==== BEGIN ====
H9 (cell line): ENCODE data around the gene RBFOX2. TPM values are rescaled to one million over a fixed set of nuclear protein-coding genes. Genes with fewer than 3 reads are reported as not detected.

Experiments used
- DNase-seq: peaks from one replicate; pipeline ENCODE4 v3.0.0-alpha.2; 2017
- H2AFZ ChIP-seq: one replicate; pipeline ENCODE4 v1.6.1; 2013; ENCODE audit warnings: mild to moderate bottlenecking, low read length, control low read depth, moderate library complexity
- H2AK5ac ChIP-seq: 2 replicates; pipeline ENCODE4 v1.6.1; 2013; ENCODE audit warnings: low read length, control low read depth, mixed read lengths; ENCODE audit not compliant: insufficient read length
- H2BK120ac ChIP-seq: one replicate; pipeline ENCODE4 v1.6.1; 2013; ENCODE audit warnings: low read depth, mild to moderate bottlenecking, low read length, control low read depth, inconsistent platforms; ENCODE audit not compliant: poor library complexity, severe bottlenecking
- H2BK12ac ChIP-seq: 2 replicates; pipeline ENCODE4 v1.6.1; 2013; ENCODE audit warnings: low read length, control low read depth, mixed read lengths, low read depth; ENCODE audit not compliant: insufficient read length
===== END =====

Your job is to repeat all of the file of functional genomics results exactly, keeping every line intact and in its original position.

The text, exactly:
H9 (cell line): ENCODE data around the gene RBFOX2. TPM values are rescaled to one million over a fixed set of nuclear protein-coding genes. Genes with fewer than 3 reads are reported as not detected.

Experiments used
- DNase-seq: peaks from one replicate; pipeline ENCODE4 v3.0.0-alpha.2; 2017
- H2AFZ ChIP-seq: one replicate; pipeline ENCODE4 v1.6.1; 2013; ENCODE audit warnings: mild to moderate bottlenecking, low read length, control low read depth, moderate library complexity
- H2AK5ac ChIP-seq: 2 replicates; pipeline ENCODE4 v1.6.1; 2013; ENCODE audit warnings: low read length, control low read depth, mixed read lengths; ENCODE audit not compliant: insufficient read length
- H2BK120ac ChIP-seq: one replicate; pipeline ENCODE4 v1.6.1; 2013; ENCODE audit warnings: low read depth, mild to moderate bottlenecking, low read length, control low read depth, inconsistent platforms; ENCODE audit not compliant: poor library complexity, severe bottlenecking
- H2BK12ac ChIP-seq: 2 replicates; pipeline ENCODE4 v1.6.1; 2013; ENCODE audit warnings: low read length, control low read depth, mixed read lengths, low read depth; ENCODE audit not compliant: insufficient read length